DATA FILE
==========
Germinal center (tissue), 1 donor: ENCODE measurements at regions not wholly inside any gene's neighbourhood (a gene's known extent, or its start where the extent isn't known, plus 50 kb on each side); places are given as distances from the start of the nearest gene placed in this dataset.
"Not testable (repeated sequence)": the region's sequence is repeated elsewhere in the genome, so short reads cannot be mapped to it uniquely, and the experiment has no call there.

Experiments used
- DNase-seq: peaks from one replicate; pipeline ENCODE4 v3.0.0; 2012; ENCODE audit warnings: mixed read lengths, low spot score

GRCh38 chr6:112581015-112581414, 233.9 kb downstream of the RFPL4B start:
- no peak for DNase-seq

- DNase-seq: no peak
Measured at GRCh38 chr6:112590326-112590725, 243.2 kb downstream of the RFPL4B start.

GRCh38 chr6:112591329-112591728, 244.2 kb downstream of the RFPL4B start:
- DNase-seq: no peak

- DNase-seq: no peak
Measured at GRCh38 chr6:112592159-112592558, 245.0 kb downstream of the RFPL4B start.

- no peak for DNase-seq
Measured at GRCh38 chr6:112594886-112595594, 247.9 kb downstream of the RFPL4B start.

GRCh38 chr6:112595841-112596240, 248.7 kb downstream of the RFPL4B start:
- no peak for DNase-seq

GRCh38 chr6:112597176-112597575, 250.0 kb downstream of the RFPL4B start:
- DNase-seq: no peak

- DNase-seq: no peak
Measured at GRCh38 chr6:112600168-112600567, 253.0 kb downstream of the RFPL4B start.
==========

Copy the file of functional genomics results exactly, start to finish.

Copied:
Germinal center (tissue), 1 donor: ENCODE measurements at regions not wholly inside any gene's neighbourhood (a gene's known extent, or its start where the extent isn't known, plus 50 kb on each side); places are given as distances from the start of the nearest gene placed in this dataset.
"Not testable (repeated sequence)": the region's sequence is repeated elsewhere in the genome, so short reads cannot be mapped to it uniquely, and the experiment has no call there.

Experiments used
- DNase-seq: peaks from one replicate; pipeline ENCODE4 v3.0.0; 2012; ENCODE audit warnings: mixed read lengths, low spot score

GRCh38 chr6:112581015-112581414, 233.9 kb downstream of the RFPL4B start:
- no peak for DNase-seq

- DNase-seq: no peak
Measured at GRCh38 chr6:112590326-112590725, 243.2 kb downstream of the RFPL4B start.

GRCh38 chr6:112591329-112591728, 244.2 kb downstream of the RFPL4B start:
- DNase-seq: no peak

- DNase-seq: no peak
Measured at GRCh38 chr6:112592159-112592558, 245.0 kb downstream of the RFPL4B start.

- no peak for DNase-seq
Measured at GRCh38 chr6:112594886-112595594, 247.9 kb downstream of the RFPL4B start.

GRCh38 chr6:112595841-112596240, 248.7 kb downstream of the RFPL4B start:
- no peak for DNase-seq

GRCh38 chr6:112597176-112597575, 250.0 kb downstream of the RFPL4B start:
- DNase-seq: no peak

- DNase-seq: no peak
Measured at GRCh38 chr6:112600168-112600567, 253.0 kb downstream of the RFPL4B start.